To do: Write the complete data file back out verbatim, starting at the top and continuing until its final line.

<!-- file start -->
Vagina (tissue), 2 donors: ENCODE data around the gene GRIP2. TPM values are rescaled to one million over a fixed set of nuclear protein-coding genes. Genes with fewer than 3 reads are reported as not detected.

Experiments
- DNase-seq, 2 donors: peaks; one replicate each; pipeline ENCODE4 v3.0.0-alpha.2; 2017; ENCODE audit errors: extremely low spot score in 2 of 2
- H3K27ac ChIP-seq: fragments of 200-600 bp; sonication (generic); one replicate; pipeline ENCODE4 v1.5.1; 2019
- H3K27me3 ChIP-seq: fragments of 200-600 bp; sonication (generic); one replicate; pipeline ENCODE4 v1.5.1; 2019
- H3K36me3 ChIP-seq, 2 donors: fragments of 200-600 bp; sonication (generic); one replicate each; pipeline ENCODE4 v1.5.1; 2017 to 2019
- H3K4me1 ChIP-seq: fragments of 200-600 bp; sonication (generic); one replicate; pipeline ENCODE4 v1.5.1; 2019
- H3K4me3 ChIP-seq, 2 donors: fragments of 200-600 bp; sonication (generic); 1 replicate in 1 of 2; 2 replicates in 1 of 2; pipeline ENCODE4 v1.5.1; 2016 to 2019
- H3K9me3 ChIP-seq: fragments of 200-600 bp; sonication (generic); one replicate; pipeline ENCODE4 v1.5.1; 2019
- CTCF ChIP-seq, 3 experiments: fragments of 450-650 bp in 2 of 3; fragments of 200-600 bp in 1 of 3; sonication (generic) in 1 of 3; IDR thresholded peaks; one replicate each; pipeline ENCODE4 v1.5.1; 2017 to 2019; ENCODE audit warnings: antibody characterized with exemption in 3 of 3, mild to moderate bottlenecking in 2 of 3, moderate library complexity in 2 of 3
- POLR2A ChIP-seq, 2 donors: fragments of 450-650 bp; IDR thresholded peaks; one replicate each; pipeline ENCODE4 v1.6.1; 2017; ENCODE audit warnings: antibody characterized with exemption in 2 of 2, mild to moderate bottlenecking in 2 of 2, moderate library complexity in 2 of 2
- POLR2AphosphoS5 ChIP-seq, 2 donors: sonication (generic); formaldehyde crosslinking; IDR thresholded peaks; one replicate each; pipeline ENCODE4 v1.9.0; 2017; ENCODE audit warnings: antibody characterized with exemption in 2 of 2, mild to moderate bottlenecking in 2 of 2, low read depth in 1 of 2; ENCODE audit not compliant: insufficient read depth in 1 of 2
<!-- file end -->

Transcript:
Vagina (tissue), 2 donors: ENCODE data around the gene GRIP2. TPM values are rescaled to one million over a fixed set of nuclear protein-coding genes. Genes with fewer than 3 reads are reported as not detected.

Experiments
- DNase-seq, 2 donors: peaks; one replicate each; pipeline ENCODE4 v3.0.0-alpha.2; 2017; ENCODE audit errors: extremely low spot score in 2 of 2
- H3K27ac ChIP-seq: fragments of 200-600 bp; sonication (generic); one replicate; pipeline ENCODE4 v1.5.1; 2019
- H3K27me3 ChIP-seq: fragments of 200-600 bp; sonication (generic); one replicate; pipeline ENCODE4 v1.5.1; 2019
- H3K36me3 ChIP-seq, 2 donors: fragments of 200-600 bp; sonication (generic); one replicate each; pipeline ENCODE4 v1.5.1; 2017 to 2019
- H3K4me1 ChIP-seq: fragments of 200-600 bp; sonication (generic); one replicate; pipeline ENCODE4 v1.5.1; 2019
- H3K4me3 ChIP-seq, 2 donors: fragments of 200-600 bp; sonication (generic); 1 replicate in 1 of 2; 2 replicates in 1 of 2; pipeline ENCODE4 v1.5.1; 2016 to 2019
- H3K9me3 ChIP-seq: fragments of 200-600 bp; sonication (generic); one replicate; pipeline ENCODE4 v1.5.1; 2019
- CTCF ChIP-seq, 3 experiments: fragments of 450-650 bp in 2 of 3; fragments of 200-600 bp in 1 of 3; sonication (generic) in 1 of 3; IDR thresholded peaks; one replicate each; pipeline ENCODE4 v1.5.1; 2017 to 2019; ENCODE audit warnings: antibody characterized with exemption in 3 of 3, mild to moderate bottlenecking in 2 of 3, moderate library complexity in 2 of 3
- POLR2A ChIP-seq, 2 donors: fragments of 450-650 bp; IDR thresholded peaks; one replicate each; pipeline ENCODE4 v1.6.1; 2017; ENCODE audit warnings: antibody characterized with exemption in 2 of 2, mild to moderate bottlenecking in 2 of 2, moderate library complexity in 2 of 2
- POLR2AphosphoS5 ChIP-seq, 2 donors: sonication (generic); formaldehyde crosslinking; IDR thresholded peaks; one replicate each; pipeline ENCODE4 v1.9.0; 2017; ENCODE audit warnings: antibody characterized with exemption in 2 of 2, mild to moderate bottlenecking in 2 of 2, low read depth in 1 of 2; ENCODE audit not compliant: insufficient read depth in 1 of 2